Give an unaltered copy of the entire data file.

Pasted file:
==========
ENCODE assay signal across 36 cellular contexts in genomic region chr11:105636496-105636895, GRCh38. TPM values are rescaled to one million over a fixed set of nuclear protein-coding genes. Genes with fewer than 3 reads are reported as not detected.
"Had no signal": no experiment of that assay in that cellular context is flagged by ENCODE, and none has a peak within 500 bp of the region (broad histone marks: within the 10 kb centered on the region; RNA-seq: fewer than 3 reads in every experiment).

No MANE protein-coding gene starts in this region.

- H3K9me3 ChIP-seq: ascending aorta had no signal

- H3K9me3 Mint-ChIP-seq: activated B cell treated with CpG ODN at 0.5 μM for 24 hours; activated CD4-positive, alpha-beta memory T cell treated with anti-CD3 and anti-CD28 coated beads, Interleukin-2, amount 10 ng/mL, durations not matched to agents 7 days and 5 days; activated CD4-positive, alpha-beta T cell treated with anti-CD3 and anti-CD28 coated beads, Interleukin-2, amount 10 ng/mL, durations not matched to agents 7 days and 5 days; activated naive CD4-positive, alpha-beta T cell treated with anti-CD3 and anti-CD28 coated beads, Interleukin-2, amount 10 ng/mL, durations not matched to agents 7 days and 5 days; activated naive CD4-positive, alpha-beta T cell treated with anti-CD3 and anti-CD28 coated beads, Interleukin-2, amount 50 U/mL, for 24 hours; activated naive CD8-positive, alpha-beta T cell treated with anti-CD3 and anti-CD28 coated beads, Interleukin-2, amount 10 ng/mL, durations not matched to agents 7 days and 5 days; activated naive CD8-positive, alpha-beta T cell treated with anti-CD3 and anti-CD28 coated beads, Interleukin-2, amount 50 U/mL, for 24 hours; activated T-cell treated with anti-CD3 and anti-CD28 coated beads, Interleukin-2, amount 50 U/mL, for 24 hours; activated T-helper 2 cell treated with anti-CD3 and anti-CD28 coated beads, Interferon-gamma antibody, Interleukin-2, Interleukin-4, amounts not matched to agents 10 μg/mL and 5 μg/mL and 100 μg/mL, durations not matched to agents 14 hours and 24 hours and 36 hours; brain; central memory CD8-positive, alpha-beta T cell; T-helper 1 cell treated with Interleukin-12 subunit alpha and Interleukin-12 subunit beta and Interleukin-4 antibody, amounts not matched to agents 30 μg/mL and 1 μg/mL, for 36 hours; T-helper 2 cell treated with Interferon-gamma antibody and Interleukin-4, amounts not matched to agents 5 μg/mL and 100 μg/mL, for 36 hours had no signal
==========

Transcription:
ENCODE assay signal across 36 cellular contexts in genomic region chr11:105636496-105636895, GRCh38. TPM values are rescaled to one million over a fixed set of nuclear protein-coding genes. Genes with fewer than 3 reads are reported as not detected.
"Had no signal": no experiment of that assay in that cellular context is flagged by ENCODE, and none has a peak within 500 bp of the region (broad histone marks: within the 10 kb centered on the region; RNA-seq: fewer than 3 reads in every experiment).

No MANE protein-coding gene starts in this region.

- H3K9me3 ChIP-seq: ascending aorta had no signal

- H3K9me3 Mint-ChIP-seq: activated B cell treated with CpG ODN at 0.5 μM for 24 hours; activated CD4-positive, alpha-beta memory T cell treated with anti-CD3 and anti-CD28 coated beads, Interleukin-2, amount 10 ng/mL, durations not matched to agents 7 days and 5 days; activated CD4-positive, alpha-beta T cell treated with anti-CD3 and anti-CD28 coated beads, Interleukin-2, amount 10 ng/mL, durations not matched to agents 7 days and 5 days; activated naive CD4-positive, alpha-beta T cell treated with anti-CD3 and anti-CD28 coated beads, Interleukin-2, amount 10 ng/mL, durations not matched to agents 7 days and 5 days; activated naive CD4-positive, alpha-beta T cell treated with anti-CD3 and anti-CD28 coated beads, Interleukin-2, amount 50 U/mL, for 24 hours; activated naive CD8-positive, alpha-beta T cell treated with anti-CD3 and anti-CD28 coated beads, Interleukin-2, amount 10 ng/mL, durations not matched to agents 7 days and 5 days; activated naive CD8-positive, alpha-beta T cell treated with anti-CD3 and anti-CD28 coated beads, Interleukin-2, amount 50 U/mL, for 24 hours; activated T-cell treated with anti-CD3 and anti-CD28 coated beads, Interleukin-2, amount 50 U/mL, for 24 hours; activated T-helper 2 cell treated with anti-CD3 and anti-CD28 coated beads, Interferon-gamma antibody, Interleukin-2, Interleukin-4, amounts not matched to agents 10 μg/mL and 5 μg/mL and 100 μg/mL, durations not matched to agents 14 hours and 24 hours and 36 hours; brain; central memory CD8-positive, alpha-beta T cell; T-helper 1 cell treated with Interleukin-12 subunit alpha and Interleukin-12 subunit beta and Interleukin-4 antibody, amounts not matched to agents 30 μg/mL and 1 μg/mL, for 36 hours; T-helper 2 cell treated with Interferon-gamma antibody and Interleukin-4, amounts not matched to agents 5 μg/mL and 100 μg/mL, for 36 hours had no signal